CTHQ is a gathering space supporting artists working at the intersection of art and politics as they continue to plot, orchestrate, and recharge from cultural, political, and social organizing work.
Rooted in a legacy of art and activism, CTHQ emerges from the rebelliousness of artist organizers in the Lower East Side, where a critical network of neighborhood art, health, and education centers, experimental theater, protest collectives, and community-owned housing, cultural, and green spaces self organized to claim and shape space for artistic and political production.
CTHQ sits within Creative Time’s historic and ongoing work to gather artists to share tactics for political change most notably through the Think Tank, Summit, and Reports. Growing within a lineage of visionary and transgressive creative moments, CTHQ serves as a hub for today and tomorrow’s community of socially engaged and politically oriented artists in the neighborhood, citywide, across the country, and around the world.
Contact CTHQ at email@example.com.
CTHQ is located on the 7th Floor of 59 East 4th Street between 2nd and 3rd Avenue in Manhattan. The building entrance has no steps and elevator access is provided directly to CTHQ.
Service animals are welcome.
At this time, CTHQ hours are limited to public programs. Please check the calendar to attend a public program.
One ADA accessible, all-gender restroom is located inside CTHQ.
While masks are not required, they are available to all guests at CTHQ and mask-wearing is encouraged.
If you are feeling sick or have tested positive for Covid-19, we ask that you please refrain from participating in CTHQ programs in order to care for fellow community members.
If you have any questions regarding accessibility or to request specific accommodations, please email: firstname.lastname@example.org.
Following an extraordinary legacy of neighborhood-wide coalition of small to midsize cultural organizations under the advocacy of the Fourth Arts Block, Creative Time is fortunate to own its office space in the East Village. From the 1970s through today, East 4th Street has been home to a coalition of cultural organizations thwarting the patterns of gentrification to stay in place. With La Mama Experimental Theater Club leading the way, a handful of cultural organizations began moving to the neighborhood in the midst of the fiscal crisis of the 1970s in a deal with the City: vacant buildings and lots, previously seized by the City through eminent domain, were turned over to artists and cultural organizations in exchange for their assuming all maintenance and operations of these spaces. Many of these leases remained in effect for 15-30 years.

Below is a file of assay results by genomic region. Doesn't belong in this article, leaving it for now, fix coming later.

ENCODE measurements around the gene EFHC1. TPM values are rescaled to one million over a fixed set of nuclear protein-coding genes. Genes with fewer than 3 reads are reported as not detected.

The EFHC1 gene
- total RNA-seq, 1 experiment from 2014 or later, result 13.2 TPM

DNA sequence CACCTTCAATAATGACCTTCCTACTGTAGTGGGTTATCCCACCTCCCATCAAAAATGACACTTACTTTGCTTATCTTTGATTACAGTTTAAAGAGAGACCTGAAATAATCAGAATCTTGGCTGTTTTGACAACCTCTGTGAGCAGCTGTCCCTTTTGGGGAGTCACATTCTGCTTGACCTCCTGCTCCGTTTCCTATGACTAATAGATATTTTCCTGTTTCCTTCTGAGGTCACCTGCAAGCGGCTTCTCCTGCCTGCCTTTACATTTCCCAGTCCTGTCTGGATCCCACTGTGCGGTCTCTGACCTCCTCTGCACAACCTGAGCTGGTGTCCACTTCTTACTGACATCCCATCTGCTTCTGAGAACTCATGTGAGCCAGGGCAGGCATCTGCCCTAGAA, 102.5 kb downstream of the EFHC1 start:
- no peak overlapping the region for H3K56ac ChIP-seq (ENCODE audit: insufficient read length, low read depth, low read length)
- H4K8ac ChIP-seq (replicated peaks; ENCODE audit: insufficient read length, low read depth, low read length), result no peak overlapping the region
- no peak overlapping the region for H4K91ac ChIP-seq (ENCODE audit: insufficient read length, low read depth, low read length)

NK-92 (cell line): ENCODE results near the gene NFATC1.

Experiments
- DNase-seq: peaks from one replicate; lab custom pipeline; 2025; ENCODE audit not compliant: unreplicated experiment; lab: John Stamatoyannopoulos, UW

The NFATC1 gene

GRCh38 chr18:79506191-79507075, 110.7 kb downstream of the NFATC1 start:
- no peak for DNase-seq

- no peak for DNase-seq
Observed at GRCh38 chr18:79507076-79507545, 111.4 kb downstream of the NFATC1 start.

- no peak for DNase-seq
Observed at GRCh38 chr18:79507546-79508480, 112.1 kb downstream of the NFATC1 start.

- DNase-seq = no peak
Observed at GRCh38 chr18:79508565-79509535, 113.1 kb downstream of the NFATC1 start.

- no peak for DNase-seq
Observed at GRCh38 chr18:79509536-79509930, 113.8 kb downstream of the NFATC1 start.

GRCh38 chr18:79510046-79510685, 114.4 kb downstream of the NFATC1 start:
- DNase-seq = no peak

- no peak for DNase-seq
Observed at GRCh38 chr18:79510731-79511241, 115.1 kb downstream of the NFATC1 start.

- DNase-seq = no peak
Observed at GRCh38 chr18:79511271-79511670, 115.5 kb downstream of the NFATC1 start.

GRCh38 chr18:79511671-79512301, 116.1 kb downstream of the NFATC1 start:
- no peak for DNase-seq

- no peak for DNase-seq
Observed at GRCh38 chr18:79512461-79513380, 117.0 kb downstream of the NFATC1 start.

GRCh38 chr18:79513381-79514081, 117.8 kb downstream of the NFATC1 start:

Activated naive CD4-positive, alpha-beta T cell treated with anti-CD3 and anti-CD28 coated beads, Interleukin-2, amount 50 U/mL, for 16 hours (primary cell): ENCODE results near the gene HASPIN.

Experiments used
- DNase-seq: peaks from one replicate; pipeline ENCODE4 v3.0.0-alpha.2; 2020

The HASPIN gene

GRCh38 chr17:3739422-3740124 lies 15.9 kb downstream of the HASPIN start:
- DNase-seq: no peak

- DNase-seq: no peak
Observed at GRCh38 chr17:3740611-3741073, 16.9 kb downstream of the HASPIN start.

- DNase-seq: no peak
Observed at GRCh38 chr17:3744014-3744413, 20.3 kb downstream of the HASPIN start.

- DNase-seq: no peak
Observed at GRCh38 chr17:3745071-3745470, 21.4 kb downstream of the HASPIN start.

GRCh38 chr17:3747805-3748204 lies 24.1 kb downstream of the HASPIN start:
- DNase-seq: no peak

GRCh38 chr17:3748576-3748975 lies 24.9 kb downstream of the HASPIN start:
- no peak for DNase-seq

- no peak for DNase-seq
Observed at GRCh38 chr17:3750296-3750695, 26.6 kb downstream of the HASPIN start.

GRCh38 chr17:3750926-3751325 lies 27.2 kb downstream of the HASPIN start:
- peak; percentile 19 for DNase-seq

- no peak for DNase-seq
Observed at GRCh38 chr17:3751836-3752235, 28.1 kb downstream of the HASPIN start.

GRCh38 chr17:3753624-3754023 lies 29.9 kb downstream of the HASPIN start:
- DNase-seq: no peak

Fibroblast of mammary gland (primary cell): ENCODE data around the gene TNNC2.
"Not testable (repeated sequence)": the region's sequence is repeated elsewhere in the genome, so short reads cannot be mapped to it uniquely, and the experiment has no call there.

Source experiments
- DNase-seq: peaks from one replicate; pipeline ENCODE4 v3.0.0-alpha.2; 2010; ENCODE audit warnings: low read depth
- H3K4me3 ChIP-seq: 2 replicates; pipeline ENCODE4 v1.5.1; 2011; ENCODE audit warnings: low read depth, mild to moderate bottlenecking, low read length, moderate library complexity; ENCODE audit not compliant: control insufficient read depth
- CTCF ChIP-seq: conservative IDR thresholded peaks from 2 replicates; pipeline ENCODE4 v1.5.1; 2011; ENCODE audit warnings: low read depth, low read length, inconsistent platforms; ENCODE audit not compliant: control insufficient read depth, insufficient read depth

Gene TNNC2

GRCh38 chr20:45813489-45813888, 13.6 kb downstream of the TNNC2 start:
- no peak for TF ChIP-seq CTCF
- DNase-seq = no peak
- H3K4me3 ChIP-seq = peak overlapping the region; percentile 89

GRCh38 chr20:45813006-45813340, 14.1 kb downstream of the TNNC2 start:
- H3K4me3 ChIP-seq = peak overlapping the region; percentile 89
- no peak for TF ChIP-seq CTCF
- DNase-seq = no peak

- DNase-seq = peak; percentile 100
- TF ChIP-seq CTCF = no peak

In 2005, the City sold six buildings and four vacant lots on the block of East 4th Street between Bowery and 2nd Avenue for $1 each to local cultural organizations. The following year, this block was designated an official Cultural District. Today it houses dozens of theaters, rehearsal studios, film editing suites and a large screening room, and four visual arts organizations. Because of the long-term efforts of these cultural organizations, Creative Time received affordable access to its own space, including CTHQ, several years later.
This is just one example of the neighborhood’s long history of activism. Since the 19th century, the East Village has served as a site for political protest and negotiation of rights, from the 1849 Astor Place Riot, a violent marker of class inequity, to Frederick Douglas’ 1863 delivery of “The Proclamation and a Negro Army” at Cooper Union. Numerous seeds of revolution have fomented in the neighborhood throughout its history, including the Chinese Students Alliance’s dissent against China’s actions in the Sino-Soviet war, the Nuyorican arts movement, anarchist houses and socialist organizing centers, anti-displacement and tenants rights groups, environmental justice actions, a meeting ground for the recent 2020 Black Lives Matter protests, and today’s local Save East River Park coalition of tree and water protectors.
Alongside organizations such as the Museum of Reclaimed Urban Space, Loisaida Center, CHARAS/El Bohio, ABCnoRIO, La Mama, and CTHQ Performance Space, we inherit a legacy of cultural rebelliousness that has defined the history of the neighborhood—CTHQ is situated within a powerful lineage of visionary and transgressive creative moments.
We acknowledge that the site of CTHQ in what is currently called Manhattan occupies Lenapehoking, the homelands of the Lenape. Creative Time stands in solidarity with the Lenape diasporas’ right to return to their ancestral lands. As occupiers of this territory, we recognize the continual displacement of Native people, and we are committing to confronting the ongoing effects of this colonial legacy.
Beneath the colonial identification of any site in North America, there are histories that have been erased, overlooked, contested, and forgotten. We honor the forced labor of enslaved Black people that created this built environment, and the resources and wealth generated from it. We recognize the histories and ongoing practices of displacement that continue to forcibly relocate Black, Indigenous, Puerto Rican and immigrant communities from this neighborhood. We recognize that these historic and present-day racial realities continue to uphold white privilege in the arts, and we commit to dismantling racism in spaces of our work.
We understand that land acknowledgements are often used as an empty stand-in for actual decolonization work and are committed to confronting the ongoing effects of this colonial legacy. To read more about Creative Time’s commitment to decolonization, please read our signed letter of intent with artist Emily Johnson.